Electricity outages were sometimes a problem, he said, and one voting station in Diepsloot opened about 90 minutes late because of this, causing delays and what appeared to be frayed nerves as party agents discussed the challenges with IEC officials.

Samson Masilo, 37, was manning an EFF desk outside the station, waiting until the queues thinned in the afternoon before he voted.

It was not the voters or the political parties [that caused delays]. It was the IEC system. The scanners were not working but as you can see things are now moving,” he said.

There had been significant infrastructure development in Diepsloot in the almost 20 years he had been living there, Masilo said, but it had been poorly maintained. He credited the ANC for the development but said scandals had tarnished the party’s image.

Unfortunately, because of all these scandals and all this money that has disappeared, (the developments) have been overshadowed with a dark cloud,” he said.

Voting in some Diepsloot polling stations was also delayed by the lack of forms for voters who went to different stations from where they were registered, causing some frustration. DM Greg Nicolson

Bo-Kaap, Western Cape – Car accident leads to 35-minute voting delay

The Schotsche Kloof Community Centre in Bo-Kaap was temporarily shut after the polling station ran out of ballot papers. An area manager was on his way to deliver more ballots when he was involved in a car accident, which left at least two polling stations without ballots.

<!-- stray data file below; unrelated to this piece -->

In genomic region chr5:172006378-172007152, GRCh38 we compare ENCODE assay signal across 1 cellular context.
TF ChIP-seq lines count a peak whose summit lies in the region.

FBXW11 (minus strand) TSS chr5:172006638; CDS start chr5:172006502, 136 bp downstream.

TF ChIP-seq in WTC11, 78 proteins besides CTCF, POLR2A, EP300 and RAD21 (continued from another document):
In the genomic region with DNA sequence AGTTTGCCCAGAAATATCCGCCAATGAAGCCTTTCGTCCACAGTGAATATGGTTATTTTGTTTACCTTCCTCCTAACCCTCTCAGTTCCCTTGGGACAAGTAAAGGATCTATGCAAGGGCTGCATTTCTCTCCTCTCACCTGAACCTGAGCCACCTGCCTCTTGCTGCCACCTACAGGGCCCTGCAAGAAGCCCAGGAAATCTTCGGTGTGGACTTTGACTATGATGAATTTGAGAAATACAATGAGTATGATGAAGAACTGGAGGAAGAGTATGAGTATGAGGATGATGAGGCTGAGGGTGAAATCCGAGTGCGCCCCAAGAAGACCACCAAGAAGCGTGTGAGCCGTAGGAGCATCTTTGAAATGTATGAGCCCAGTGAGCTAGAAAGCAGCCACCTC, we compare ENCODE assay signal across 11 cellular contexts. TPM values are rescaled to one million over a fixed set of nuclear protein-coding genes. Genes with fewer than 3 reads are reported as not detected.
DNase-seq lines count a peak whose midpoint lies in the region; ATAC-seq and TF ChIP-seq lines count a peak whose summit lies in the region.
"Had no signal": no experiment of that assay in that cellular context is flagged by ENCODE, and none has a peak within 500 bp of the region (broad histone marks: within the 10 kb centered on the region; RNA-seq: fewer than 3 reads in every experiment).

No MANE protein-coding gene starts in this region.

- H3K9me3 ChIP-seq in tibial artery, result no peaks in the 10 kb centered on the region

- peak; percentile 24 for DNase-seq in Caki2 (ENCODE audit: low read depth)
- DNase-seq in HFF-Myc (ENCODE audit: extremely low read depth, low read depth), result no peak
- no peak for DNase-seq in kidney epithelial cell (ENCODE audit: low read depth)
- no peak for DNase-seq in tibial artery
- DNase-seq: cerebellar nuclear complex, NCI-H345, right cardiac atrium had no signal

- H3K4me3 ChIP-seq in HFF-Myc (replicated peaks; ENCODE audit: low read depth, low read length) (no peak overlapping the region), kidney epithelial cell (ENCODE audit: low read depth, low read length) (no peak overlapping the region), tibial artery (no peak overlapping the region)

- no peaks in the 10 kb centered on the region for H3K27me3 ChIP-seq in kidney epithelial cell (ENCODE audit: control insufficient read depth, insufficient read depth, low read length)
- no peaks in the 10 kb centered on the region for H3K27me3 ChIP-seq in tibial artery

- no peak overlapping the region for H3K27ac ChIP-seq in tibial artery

The delay at the community centre lasted for about 35 minutes. Many voters chose to stay; some left but assured IEC officials they would return later. Others who left were not sure if or when they would return to cast their votes.

The Schotsche Kloof Community Center in Bo-Kaap was temporarily shut down after the polling station ran out of ballot paper. Photo: Jonah Dylan

When the ballot papers were delivered and the station was reopened, the queue quickly grew very long, prompting some voters to leave, saying they didn’t have enough time to wait in the line. The wait time was estimated to be between 30 minutes and two hours.

While this delay happened due to circumstances out of the IEC’s control, there were a number of polling stations around the country that temporarily ran out of ballots. At Bo-Kaap, one man who said he didn’t have time to wait in line blamed the delay on the ruling party.

We won’t be able to stand another four years under the ANC,” he said. “This country will be demolished.”

Other voters guaranteed they would return later. “I’m definitely coming back later,” one man said. “It’s too important.” DM – Jonah Dylan

KwaMashu, KwaZulu-Natal – ‘I’m voting because I have to, not because I want to’

Voting day is also a public holiday, and in certain areas of KwaZulu-Natal it appeared that liquor outlets had been doing a roaring trade.

At the Duffs Road voting station in KwaMashu, a car full of IFP supporters roared into the parking lot blasting music, with a kanga bearing the face of Mangosuthu Buthelezi pinned to the bonnet.

Voters queue outside the Duff’s Road Primary School in KwaMashu, KwaZulu-Natal, on 8 May 2019. Photo: Aisha Abdool Karim

The area is known for men’s hostels and is associated with sporadic outbreaks of political violence. It is also IFP country: the IFP won this ward comfortably in the 2016 government elections.

Volunteers manning an ANC table opposite the voting station believed that things could change this time around.

Some of the people who voted IFP, they are coming back [to ANC],” one claimed.